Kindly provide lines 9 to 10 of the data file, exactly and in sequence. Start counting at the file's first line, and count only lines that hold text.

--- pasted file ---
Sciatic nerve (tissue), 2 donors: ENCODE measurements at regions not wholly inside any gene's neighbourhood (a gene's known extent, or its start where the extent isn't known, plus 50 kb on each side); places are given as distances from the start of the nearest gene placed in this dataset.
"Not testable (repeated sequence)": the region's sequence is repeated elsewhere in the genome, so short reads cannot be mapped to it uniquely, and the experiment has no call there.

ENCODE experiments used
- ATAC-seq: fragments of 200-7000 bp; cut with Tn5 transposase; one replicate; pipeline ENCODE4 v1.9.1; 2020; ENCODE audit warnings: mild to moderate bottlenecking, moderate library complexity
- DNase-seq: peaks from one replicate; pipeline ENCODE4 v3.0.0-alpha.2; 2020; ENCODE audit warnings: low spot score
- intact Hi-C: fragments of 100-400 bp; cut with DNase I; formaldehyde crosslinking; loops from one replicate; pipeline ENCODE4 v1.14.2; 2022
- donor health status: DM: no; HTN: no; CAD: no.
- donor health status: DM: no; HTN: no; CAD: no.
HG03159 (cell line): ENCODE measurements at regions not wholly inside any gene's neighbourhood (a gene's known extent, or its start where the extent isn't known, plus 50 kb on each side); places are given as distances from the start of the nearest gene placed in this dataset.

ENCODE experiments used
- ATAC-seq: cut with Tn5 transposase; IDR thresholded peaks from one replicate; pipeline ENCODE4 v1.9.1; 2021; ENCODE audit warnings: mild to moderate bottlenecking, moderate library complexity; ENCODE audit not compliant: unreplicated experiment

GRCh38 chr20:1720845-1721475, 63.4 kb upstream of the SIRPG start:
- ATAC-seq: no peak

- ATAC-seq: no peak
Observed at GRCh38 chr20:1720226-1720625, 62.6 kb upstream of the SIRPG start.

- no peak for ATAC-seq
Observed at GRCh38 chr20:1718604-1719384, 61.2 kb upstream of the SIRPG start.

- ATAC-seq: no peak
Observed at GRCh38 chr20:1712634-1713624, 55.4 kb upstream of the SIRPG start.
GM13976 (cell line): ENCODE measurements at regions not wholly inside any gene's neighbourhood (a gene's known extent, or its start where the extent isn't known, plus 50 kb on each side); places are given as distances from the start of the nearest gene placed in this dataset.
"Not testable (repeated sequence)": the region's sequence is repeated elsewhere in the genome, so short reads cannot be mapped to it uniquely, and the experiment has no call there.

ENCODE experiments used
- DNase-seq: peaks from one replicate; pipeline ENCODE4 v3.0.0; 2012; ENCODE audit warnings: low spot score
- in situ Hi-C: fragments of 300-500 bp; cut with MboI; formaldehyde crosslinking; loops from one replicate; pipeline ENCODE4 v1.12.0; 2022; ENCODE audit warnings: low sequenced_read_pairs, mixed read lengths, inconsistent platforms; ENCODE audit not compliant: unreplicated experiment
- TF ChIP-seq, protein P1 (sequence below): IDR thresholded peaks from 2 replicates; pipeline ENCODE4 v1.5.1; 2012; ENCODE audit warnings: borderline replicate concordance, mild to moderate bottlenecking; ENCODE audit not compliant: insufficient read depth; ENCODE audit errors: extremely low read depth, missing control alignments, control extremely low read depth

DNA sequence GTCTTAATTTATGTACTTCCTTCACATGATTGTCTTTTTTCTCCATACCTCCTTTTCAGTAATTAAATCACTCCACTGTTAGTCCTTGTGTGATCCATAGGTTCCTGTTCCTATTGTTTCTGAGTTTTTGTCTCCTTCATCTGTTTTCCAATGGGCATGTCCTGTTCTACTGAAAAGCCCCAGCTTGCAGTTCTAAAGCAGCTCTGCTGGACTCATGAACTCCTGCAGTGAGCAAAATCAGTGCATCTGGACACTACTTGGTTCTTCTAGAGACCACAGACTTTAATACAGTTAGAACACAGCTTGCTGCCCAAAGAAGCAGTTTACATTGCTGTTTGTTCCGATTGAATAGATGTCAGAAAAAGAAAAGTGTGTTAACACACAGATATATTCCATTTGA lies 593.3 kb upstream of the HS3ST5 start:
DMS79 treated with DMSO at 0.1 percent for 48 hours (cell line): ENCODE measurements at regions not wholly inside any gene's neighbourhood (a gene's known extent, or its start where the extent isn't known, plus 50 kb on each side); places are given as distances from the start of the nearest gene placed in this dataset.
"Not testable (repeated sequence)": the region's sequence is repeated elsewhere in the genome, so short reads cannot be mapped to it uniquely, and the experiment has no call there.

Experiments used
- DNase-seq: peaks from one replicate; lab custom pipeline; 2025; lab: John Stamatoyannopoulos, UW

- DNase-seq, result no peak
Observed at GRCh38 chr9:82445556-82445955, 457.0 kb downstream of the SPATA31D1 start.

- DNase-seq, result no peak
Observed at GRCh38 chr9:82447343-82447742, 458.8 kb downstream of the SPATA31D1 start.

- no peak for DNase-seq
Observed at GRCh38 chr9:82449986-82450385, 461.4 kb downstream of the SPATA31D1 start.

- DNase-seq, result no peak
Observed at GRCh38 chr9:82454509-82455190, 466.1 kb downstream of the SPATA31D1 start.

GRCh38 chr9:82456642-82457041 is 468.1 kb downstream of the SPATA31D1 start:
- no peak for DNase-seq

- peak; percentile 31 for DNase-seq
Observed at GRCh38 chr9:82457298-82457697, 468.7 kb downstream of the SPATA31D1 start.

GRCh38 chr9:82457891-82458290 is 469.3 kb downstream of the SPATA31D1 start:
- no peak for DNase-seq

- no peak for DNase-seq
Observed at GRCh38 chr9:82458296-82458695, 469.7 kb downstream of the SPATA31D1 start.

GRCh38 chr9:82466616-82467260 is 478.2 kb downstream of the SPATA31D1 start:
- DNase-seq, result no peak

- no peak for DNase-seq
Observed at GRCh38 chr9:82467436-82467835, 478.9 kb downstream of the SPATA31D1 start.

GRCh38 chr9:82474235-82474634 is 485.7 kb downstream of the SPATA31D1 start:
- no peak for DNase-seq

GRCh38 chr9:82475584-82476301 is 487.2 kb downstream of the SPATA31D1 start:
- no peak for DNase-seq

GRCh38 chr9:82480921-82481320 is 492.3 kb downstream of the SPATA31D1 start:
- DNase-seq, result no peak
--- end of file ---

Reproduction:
HG03159 (cell line): ENCODE measurements at regions not wholly inside any gene's neighbourhood (a gene's known extent, or its start where the extent isn't known, plus 50 kb on each side); places are given as distances from the start of the nearest gene placed in this dataset.

ENCODE experiments used